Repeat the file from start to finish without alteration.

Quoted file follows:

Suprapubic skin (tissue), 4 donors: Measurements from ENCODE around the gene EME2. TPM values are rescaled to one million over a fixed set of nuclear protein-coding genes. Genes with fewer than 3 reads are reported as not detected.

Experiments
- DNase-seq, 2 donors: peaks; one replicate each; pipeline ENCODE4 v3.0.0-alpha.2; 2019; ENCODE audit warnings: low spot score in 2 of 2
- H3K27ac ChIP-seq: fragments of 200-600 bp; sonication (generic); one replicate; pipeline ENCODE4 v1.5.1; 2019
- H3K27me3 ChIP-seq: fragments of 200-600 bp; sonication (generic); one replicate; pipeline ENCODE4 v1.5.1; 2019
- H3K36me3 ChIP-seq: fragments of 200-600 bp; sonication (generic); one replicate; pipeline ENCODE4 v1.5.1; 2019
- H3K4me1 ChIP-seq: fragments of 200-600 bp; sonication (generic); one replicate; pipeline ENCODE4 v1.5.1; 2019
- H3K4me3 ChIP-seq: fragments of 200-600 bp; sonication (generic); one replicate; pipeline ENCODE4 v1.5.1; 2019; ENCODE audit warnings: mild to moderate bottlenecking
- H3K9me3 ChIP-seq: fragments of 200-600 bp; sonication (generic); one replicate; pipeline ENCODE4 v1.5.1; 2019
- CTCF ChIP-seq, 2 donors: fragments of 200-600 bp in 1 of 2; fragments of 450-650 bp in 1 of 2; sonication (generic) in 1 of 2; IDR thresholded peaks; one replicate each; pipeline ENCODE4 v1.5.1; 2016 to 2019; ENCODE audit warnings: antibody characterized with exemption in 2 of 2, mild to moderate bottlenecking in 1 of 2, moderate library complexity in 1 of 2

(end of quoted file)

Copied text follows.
Suprapubic skin (tissue), 4 donors: Measurements from ENCODE around the gene EME2. TPM values are rescaled to one million over a fixed set of nuclear protein-coding genes. Genes with fewer than 3 reads are reported as not detected.

Experiments
- DNase-seq, 2 donors: peaks; one replicate each; pipeline ENCODE4 v3.0.0-alpha.2; 2019; ENCODE audit warnings: low spot score in 2 of 2
- H3K27ac ChIP-seq: fragments of 200-600 bp; sonication (generic); one replicate; pipeline ENCODE4 v1.5.1; 2019
- H3K27me3 ChIP-seq: fragments of 200-600 bp; sonication (generic); one replicate; pipeline ENCODE4 v1.5.1; 2019
- H3K36me3 ChIP-seq: fragments of 200-600 bp; sonication (generic); one replicate; pipeline ENCODE4 v1.5.1; 2019
- H3K4me1 ChIP-seq: fragments of 200-600 bp; sonication (generic); one replicate; pipeline ENCODE4 v1.5.1; 2019
- H3K4me3 ChIP-seq: fragments of 200-600 bp; sonication (generic); one replicate; pipeline ENCODE4 v1.5.1; 2019; ENCODE audit warnings: mild to moderate bottlenecking
- H3K9me3 ChIP-seq: fragments of 200-600 bp; sonication (generic); one replicate; pipeline ENCODE4 v1.5.1; 2019
- CTCF ChIP-seq, 2 donors: fragments of 200-600 bp in 1 of 2; fragments of 450-650 bp in 1 of 2; sonication (generic) in 1 of 2; IDR thresholded peaks; one replicate each; pipeline ENCODE4 v1.5.1; 2016 to 2019; ENCODE audit warnings: antibody characterized with exemption in 2 of 2, mild to moderate bottlenecking in 1 of 2, moderate library complexity in 1 of 2